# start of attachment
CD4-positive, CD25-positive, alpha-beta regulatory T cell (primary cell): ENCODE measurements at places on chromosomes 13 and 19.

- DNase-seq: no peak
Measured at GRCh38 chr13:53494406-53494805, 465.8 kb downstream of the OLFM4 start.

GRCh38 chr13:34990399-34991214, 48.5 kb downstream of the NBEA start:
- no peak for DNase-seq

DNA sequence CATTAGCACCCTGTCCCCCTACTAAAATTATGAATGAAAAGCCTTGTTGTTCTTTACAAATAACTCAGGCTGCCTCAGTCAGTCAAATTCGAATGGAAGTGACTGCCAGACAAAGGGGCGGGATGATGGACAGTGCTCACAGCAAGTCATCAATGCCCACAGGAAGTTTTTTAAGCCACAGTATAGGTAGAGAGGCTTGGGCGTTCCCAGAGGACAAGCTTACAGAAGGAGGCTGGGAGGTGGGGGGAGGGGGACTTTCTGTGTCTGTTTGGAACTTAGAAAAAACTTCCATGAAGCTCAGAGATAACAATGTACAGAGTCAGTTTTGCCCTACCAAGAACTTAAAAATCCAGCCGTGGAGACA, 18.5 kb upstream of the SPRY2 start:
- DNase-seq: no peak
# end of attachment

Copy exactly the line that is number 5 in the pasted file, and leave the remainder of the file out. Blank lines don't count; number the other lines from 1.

- no peak for DNase-seq